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I was at a meeting in London recently, organised by the IGC, on the subject of the research agenda in macroeconomics for developing countries. This made me think about how to make progress.
The US as the shared dataset for mainstream macroeconomics
All existing knowledge on macroeconomics is rooted in data about the US economy. The US is seen as a canonical developed
country. Economists all over the world have treated it as a common object of study, when building macroeconomics. It is a shared
dataset. Researchers and Ph.D. students routinely pull out a paper from the literature, and replicate the results, as a first stage of
offering innovations: all this is rendered convenient by using the US as a shared dataset. New work is generally obliged to demonstrate value-add in the context of the US dataset.
The US works as a shared dataset because it has high quality data. Good quality data starts right after 1945, because there was no
destruction within the country, hence the early post-war years are not distorted by unusual reconstruction. There was a steady shift away from dirigisme from 1945 onwards, but for the rest there has been no regime change: events like the breakdown of communism or the rise of the European Union or the Euro have not taken place.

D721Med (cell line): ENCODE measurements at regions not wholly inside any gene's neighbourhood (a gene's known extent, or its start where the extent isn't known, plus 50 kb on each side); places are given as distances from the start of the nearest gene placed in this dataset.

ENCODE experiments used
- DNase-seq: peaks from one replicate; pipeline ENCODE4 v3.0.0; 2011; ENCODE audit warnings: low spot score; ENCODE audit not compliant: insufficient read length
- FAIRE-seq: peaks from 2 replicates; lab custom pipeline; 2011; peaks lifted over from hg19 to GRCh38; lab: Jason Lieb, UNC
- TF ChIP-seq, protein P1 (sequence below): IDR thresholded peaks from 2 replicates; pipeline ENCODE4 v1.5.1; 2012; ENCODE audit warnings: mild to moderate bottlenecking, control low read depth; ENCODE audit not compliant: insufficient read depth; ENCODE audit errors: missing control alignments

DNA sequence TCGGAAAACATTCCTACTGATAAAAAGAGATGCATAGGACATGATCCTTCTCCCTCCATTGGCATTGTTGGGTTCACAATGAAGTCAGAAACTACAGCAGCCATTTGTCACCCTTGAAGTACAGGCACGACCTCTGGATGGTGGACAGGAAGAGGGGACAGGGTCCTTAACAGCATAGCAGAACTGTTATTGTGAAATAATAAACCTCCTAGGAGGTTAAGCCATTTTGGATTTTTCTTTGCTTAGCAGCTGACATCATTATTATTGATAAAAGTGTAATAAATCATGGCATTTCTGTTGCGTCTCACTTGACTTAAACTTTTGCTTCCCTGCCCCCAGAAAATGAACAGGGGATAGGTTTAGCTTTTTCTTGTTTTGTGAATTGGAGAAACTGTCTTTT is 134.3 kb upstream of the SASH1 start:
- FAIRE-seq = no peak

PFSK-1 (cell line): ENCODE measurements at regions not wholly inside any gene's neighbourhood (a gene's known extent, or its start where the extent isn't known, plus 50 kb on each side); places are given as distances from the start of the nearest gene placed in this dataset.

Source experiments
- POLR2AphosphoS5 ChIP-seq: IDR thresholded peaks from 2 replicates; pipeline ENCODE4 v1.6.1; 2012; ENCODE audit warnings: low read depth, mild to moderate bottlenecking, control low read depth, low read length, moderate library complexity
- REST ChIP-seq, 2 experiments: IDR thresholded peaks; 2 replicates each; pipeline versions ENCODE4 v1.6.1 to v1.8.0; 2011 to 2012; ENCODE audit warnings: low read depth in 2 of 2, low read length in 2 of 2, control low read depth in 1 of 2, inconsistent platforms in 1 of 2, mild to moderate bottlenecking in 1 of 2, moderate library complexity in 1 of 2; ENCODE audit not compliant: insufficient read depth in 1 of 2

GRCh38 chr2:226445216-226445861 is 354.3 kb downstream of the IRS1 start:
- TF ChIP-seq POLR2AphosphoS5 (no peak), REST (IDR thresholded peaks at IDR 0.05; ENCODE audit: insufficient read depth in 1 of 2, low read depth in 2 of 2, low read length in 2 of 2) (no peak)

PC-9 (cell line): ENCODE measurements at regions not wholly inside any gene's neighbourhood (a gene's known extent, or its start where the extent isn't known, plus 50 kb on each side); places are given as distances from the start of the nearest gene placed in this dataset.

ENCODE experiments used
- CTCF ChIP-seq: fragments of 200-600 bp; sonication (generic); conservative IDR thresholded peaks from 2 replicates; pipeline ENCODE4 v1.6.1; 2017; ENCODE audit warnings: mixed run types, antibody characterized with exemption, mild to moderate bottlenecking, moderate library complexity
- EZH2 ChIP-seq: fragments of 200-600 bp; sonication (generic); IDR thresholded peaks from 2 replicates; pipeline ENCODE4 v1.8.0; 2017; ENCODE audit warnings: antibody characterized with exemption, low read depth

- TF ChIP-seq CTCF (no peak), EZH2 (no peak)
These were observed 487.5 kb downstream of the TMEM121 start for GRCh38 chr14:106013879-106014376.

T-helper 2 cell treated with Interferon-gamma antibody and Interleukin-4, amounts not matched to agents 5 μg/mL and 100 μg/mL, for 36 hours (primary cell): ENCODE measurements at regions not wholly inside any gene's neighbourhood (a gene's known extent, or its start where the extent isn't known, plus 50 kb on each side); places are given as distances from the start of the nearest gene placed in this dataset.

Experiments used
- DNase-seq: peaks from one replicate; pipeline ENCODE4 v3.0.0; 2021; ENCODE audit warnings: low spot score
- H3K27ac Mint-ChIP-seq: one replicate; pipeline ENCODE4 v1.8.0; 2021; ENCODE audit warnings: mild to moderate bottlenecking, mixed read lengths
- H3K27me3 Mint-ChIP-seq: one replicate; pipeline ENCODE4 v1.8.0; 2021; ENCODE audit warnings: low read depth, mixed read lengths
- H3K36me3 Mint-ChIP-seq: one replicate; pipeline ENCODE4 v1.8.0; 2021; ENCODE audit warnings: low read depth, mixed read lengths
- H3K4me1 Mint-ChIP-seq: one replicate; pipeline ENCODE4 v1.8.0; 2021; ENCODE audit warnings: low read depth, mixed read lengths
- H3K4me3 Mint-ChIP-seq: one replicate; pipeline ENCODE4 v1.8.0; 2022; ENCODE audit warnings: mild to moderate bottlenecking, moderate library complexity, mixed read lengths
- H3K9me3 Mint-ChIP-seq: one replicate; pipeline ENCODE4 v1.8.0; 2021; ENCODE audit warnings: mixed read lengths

In the US, a high quality statistical system has produced good aggregative data. Organisations like NBER have processed this data
nicely to create datasets about the business cycle. High quality datasets are available about households, firms and financial markets. Household- and firm-level data has been nicely utilised to obtain numerical values for parameters in macroeconomic models: why
estimate something using macro data when you know it using gigantic and well trusted micro datasets? Finally, the major question
for macro today is the fusion with finance, and the US has nice data for the financial system.
As a consequence, facts about the US are the shared dataset used in all mainstream macro research across the world.
The insights developed in this literature, which has examined the US economy, have been transported with fair success, into other
developed countries. Thus, this emphasis on the US as a common dataset has delivered good results. As an example, the revolution in monetary policy which was thought through by Friedman, Lucas, etc. was created using US data. It has usefully reshaped central banks worldwide. US data was essential for inventing inflation targeting, but inflation targeting has worked well outside the US.
The major obstacle on building a macroeconomics for developing countries
The major obstacle that interferes with doing macroeconomics in developing countries is data.